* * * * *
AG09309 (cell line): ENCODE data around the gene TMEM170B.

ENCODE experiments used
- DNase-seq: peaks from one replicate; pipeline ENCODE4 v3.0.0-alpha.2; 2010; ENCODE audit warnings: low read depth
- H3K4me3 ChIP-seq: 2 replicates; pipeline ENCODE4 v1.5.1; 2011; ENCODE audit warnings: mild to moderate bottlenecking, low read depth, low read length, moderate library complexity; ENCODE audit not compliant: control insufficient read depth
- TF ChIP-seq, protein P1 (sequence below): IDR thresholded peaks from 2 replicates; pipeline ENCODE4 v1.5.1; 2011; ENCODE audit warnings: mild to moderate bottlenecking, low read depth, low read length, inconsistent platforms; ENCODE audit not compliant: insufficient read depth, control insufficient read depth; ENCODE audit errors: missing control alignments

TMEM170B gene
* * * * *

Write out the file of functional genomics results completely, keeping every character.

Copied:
AG09309 (cell line): ENCODE data around the gene TMEM170B.

ENCODE experiments used
- DNase-seq: peaks from one replicate; pipeline ENCODE4 v3.0.0-alpha.2; 2010; ENCODE audit warnings: low read depth
- H3K4me3 ChIP-seq: 2 replicates; pipeline ENCODE4 v1.5.1; 2011; ENCODE audit warnings: mild to moderate bottlenecking, low read depth, low read length, moderate library complexity; ENCODE audit not compliant: control insufficient read depth
- TF ChIP-seq, protein P1 (sequence below): IDR thresholded peaks from 2 replicates; pipeline ENCODE4 v1.5.1; 2011; ENCODE audit warnings: mild to moderate bottlenecking, low read depth, low read length, inconsistent platforms; ENCODE audit not compliant: insufficient read depth, control insufficient read depth; ENCODE audit errors: missing control alignments

TMEM170B gene